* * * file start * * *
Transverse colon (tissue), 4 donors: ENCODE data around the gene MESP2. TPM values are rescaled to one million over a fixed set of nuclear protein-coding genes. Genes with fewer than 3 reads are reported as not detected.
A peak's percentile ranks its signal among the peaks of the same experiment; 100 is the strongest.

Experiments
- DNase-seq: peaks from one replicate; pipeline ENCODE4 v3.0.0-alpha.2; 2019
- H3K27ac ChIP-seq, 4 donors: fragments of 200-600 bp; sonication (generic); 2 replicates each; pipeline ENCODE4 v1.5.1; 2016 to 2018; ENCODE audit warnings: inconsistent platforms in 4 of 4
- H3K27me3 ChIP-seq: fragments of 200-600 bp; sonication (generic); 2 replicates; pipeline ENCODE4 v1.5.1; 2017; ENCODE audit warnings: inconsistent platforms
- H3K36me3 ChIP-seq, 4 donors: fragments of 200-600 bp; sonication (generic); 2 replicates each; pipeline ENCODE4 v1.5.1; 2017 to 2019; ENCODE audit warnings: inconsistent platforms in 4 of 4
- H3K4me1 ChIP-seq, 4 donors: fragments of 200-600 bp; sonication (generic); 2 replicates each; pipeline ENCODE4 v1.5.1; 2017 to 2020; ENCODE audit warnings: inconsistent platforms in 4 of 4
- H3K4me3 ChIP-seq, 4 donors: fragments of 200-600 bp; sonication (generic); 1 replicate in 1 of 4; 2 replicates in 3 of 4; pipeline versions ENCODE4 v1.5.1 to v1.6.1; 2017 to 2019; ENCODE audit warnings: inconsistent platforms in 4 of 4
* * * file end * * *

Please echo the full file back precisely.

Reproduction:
Transverse colon (tissue), 4 donors: ENCODE data around the gene MESP2. TPM values are rescaled to one million over a fixed set of nuclear protein-coding genes. Genes with fewer than 3 reads are reported as not detected.
A peak's percentile ranks its signal among the peaks of the same experiment; 100 is the strongest.

Experiments
- DNase-seq: peaks from one replicate; pipeline ENCODE4 v3.0.0-alpha.2; 2019
- H3K27ac ChIP-seq, 4 donors: fragments of 200-600 bp; sonication (generic); 2 replicates each; pipeline ENCODE4 v1.5.1; 2016 to 2018; ENCODE audit warnings: inconsistent platforms in 4 of 4
- H3K27me3 ChIP-seq: fragments of 200-600 bp; sonication (generic); 2 replicates; pipeline ENCODE4 v1.5.1; 2017; ENCODE audit warnings: inconsistent platforms
- H3K36me3 ChIP-seq, 4 donors: fragments of 200-600 bp; sonication (generic); 2 replicates each; pipeline ENCODE4 v1.5.1; 2017 to 2019; ENCODE audit warnings: inconsistent platforms in 4 of 4
- H3K4me1 ChIP-seq, 4 donors: fragments of 200-600 bp; sonication (generic); 2 replicates each; pipeline ENCODE4 v1.5.1; 2017 to 2020; ENCODE audit warnings: inconsistent platforms in 4 of 4
- H3K4me3 ChIP-seq, 4 donors: fragments of 200-600 bp; sonication (generic); 1 replicate in 1 of 4; 2 replicates in 3 of 4; pipeline versions ENCODE4 v1.5.1 to v1.6.1; 2017 to 2019; ENCODE audit warnings: inconsistent platforms in 4 of 4